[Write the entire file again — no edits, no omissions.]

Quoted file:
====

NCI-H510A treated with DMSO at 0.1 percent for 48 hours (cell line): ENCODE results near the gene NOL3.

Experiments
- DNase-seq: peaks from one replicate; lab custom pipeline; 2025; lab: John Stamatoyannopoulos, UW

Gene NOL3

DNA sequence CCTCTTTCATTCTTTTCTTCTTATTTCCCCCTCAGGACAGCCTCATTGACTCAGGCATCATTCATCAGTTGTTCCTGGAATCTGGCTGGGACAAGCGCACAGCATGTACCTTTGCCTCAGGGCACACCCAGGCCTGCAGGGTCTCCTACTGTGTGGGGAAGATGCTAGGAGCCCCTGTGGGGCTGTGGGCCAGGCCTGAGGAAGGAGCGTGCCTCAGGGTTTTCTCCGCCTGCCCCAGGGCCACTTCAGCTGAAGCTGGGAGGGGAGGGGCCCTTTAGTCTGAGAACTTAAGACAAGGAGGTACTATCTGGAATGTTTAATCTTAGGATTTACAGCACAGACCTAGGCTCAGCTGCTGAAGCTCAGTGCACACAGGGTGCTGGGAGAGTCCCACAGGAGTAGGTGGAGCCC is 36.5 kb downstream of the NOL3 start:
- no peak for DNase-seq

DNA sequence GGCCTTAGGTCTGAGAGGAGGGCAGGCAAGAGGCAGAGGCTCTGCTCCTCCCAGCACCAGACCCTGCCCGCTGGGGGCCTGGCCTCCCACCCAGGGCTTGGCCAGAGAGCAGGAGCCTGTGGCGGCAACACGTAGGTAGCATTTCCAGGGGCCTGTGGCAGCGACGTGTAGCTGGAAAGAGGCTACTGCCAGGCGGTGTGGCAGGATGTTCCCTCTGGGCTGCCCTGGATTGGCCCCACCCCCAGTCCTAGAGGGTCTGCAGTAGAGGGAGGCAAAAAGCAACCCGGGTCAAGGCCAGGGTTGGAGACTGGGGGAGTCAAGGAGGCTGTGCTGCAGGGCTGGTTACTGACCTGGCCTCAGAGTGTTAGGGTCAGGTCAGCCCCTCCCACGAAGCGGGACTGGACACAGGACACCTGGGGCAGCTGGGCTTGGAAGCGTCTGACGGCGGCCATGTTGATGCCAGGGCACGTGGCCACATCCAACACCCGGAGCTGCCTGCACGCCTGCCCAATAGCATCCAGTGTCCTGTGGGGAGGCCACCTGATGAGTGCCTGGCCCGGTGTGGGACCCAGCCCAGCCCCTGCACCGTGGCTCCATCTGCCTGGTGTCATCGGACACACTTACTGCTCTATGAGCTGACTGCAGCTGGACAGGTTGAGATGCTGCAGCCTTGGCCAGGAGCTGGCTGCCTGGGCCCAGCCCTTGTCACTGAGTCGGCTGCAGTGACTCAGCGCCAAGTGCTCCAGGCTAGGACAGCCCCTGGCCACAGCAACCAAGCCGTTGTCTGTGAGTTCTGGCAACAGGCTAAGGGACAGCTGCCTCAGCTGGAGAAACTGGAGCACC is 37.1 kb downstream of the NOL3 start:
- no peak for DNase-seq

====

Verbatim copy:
NCI-H510A treated with DMSO at 0.1 percent for 48 hours (cell line): ENCODE results near the gene NOL3.

Experiments
- DNase-seq: peaks from one replicate; lab custom pipeline; 2025; lab: John Stamatoyannopoulos, UW

Gene NOL3

DNA sequence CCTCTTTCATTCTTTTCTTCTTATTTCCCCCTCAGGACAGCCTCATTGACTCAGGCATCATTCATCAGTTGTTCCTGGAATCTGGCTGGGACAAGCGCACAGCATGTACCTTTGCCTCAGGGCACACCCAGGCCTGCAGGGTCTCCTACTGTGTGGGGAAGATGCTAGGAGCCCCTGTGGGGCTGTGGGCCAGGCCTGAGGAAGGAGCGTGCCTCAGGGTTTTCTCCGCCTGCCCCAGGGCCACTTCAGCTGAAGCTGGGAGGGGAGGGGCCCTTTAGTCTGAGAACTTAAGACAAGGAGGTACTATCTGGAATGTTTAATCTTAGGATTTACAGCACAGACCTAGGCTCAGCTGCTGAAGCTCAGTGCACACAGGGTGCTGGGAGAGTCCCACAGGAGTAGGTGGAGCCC is 36.5 kb downstream of the NOL3 start:
- no peak for DNase-seq

DNA sequence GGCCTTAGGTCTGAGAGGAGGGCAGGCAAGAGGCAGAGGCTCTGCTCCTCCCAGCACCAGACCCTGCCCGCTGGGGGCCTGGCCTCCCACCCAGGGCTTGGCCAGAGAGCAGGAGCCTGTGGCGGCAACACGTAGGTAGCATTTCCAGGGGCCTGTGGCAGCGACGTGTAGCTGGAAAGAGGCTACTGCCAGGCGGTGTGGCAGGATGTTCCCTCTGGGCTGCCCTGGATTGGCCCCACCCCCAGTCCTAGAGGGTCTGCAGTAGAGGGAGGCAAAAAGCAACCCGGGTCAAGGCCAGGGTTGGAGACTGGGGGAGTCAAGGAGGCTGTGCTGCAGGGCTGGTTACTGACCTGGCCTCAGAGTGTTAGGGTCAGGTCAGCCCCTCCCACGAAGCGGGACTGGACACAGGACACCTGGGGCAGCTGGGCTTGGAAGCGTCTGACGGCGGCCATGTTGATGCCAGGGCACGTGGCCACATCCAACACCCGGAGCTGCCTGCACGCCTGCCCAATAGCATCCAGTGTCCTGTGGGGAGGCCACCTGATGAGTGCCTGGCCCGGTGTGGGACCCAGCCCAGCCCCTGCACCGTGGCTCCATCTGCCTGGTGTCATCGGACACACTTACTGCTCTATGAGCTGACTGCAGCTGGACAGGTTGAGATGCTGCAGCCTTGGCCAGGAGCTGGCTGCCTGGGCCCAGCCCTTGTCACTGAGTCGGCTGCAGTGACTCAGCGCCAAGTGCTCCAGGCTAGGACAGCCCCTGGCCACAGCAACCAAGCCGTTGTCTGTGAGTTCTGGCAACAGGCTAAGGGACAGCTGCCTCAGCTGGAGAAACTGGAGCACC is 37.1 kb downstream of the NOL3 start:
- no peak for DNase-seq